Practice makes perfect, for singers as well as taxpayers. That's why today's 12 Tax Tips of Christmas recommendation is for you do a mock tax return.
I know. The thought of filling out a bunch of tax forms just for practice makes you want to run away screaming. But better to do that now -- both the form completion and the screaming -- than in April when it really counts.
You can get an idea of what your 2009 tax will be by inputting as much info as you can. Use your latest paycheck stub for income and withholding data. Check the Web sites of your tax-related accounts -- your mortgage company for loan interest and property tax payments made so far in 2009, your investment and savings accounts for taxable earnings amounts. Then plug that data into IRS forms.
You have two options for your dry run tax return.
You can download the forms you'll need (or think you'll need) from www.IRS.gov. Most are updated and available now.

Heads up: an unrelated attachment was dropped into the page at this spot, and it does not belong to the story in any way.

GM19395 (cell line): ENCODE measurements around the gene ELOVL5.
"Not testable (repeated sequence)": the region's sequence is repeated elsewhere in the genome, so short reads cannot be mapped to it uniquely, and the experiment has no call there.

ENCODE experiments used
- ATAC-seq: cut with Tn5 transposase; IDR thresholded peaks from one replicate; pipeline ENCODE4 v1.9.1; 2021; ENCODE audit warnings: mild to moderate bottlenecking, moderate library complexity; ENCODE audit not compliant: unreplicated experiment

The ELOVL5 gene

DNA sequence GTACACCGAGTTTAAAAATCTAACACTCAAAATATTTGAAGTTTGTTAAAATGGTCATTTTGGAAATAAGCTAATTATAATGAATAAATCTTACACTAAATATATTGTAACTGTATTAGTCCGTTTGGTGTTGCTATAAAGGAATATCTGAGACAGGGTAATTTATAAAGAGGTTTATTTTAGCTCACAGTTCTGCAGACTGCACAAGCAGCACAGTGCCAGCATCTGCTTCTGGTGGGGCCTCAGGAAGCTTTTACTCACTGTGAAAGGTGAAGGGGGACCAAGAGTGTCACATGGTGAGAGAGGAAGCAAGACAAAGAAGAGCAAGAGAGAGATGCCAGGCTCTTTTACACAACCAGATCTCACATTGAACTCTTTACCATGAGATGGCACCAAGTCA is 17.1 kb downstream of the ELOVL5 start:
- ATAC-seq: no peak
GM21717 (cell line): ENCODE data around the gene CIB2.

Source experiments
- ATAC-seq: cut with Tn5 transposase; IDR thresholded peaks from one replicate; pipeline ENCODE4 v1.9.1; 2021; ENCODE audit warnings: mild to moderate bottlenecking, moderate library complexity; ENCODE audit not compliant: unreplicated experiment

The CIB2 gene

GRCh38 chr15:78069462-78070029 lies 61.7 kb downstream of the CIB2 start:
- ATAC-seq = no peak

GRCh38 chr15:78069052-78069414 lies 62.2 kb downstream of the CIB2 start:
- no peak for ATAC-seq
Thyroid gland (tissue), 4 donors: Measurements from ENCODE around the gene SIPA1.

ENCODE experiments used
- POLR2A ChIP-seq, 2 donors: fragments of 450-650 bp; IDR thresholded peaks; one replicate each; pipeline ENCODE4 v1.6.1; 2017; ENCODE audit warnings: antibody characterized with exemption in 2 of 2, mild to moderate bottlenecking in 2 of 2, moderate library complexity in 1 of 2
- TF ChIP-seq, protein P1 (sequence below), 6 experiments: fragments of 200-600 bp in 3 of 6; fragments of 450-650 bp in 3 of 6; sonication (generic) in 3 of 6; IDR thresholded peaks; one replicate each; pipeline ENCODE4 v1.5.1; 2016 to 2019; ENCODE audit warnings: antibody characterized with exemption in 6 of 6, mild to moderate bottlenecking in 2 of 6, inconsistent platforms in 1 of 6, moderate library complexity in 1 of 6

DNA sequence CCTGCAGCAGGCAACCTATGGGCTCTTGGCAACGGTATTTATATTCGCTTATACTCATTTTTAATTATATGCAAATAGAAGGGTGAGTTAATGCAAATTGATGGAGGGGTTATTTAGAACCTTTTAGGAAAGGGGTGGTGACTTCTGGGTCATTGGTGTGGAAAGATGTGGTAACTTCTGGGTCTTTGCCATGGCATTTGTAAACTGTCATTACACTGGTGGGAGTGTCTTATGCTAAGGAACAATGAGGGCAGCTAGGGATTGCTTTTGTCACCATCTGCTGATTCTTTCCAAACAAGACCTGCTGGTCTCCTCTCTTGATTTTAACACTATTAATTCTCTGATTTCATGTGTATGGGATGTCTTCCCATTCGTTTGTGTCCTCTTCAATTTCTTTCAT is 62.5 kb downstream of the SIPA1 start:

Or you can go to one of the tax software Web sites and set up an online filing account. In many cases, online filing is free. Even if it isn't, you don't have to pay until you file. Take advantage of the opportunity to start your return and get an idea of what to expect.
And if you decide you like the online software program, then you've got a head start for when you are actually ready to submit your Form 1040.
If your mock paper or PC return reveals that you're going to get a refund, then you'll know you should file as soon as possible next year.
If, however, the news isn't good and you'll owe, you might be able to take
some steps (like those offered in our year-end tax moves series this
week) to trim that bill a bit.
At the very least, you'll how much money you'll need to come up with by April 15 so you can start planning on how to get it now.
- The 12 Tax Tips of Christmas: #1 Sell Assets
- The 12 Tax Tips of Christmas: #2 Improve Your Home
- The 12 Tax Tips of Christmas: #3 Spend Your FSA
- The 12 Tax Tips of Christmas: #4 Be Charitable